Where is the symbolism in "The Secret Life of Walter Mitty"?

Expert Answers

An illustration of the letter 'A' in a speech bubbles

Walter Mitty's wife emasculates and infantilizes him in several ways. She insists on him wearing overshoes, the way a mother would in 1939 when James Thurber published this story. When she tells him to wear his gloves, as well, he thinks about defying her until a policeman speaks sharply to him, and he puts them back on. Mitty has become childlike and trained to defer to the authority of others. He can't even park his car competently and must defer to the parking lot attendant by giving him the key. Mitty waits for his wife in a chair when she is at the beauty salon, and he takes care to ensure that he is sitting where she can see him, just as a mother would insist of a child. The last item he picks up for her is "puppy biscuit," a term a child would use. When he speaks up for himself she promises to take his temperature when they get home, as one would do for a child.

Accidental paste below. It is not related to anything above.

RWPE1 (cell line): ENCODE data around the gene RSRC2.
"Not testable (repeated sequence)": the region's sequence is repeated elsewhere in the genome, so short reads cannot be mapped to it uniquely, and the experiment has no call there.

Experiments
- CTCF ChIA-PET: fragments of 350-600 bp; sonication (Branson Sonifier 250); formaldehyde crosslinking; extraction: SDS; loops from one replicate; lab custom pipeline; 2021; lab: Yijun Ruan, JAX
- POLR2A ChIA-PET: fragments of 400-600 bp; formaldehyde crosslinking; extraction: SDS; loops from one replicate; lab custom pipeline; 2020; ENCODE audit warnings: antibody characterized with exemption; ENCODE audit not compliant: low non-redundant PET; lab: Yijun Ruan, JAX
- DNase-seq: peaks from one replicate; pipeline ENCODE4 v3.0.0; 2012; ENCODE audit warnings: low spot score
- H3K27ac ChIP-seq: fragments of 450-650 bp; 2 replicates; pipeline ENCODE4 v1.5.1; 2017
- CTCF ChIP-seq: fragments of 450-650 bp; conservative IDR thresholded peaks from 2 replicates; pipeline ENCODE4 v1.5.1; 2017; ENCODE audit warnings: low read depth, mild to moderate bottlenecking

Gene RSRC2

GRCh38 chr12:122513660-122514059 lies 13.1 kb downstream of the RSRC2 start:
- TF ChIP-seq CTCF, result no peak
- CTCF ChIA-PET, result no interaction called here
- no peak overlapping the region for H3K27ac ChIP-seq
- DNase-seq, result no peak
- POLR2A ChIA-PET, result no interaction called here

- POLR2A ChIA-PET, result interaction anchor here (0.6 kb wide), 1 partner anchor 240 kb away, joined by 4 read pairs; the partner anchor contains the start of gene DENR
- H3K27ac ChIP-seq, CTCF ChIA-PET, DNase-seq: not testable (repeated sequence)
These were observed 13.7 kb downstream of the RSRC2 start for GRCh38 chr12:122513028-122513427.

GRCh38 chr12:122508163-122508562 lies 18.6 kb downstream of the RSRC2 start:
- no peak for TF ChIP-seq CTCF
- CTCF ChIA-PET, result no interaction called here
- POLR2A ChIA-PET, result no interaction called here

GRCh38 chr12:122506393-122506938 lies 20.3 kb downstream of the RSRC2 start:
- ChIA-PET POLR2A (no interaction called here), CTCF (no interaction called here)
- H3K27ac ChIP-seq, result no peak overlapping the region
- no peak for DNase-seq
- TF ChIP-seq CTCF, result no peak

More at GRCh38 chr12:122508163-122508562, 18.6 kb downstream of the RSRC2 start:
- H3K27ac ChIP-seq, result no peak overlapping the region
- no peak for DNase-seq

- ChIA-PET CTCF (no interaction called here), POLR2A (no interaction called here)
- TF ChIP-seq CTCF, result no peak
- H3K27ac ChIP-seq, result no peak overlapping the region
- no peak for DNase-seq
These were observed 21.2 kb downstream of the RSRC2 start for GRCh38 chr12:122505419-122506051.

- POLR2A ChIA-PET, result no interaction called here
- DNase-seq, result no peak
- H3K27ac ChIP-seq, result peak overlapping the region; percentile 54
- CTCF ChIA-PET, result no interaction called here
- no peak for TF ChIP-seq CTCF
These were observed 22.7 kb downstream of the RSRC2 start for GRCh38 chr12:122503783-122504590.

The overshoes and gloves, the handing over of the car key, buying puppy biscuits, and waiting for her with docility all...

(The entire section contains 4 answers and 698 words.)

Unlock This Answer Now

Start your 48-hour free trial to unlock this answer and thousands more. Enjoy eNotes ad-free and cancel anytime.

Start your 48-Hour Free Trial
Approved by eNotes Editorial Team
An illustration of the letter 'A' in a speech bubbles
Approved by eNotes Editorial Team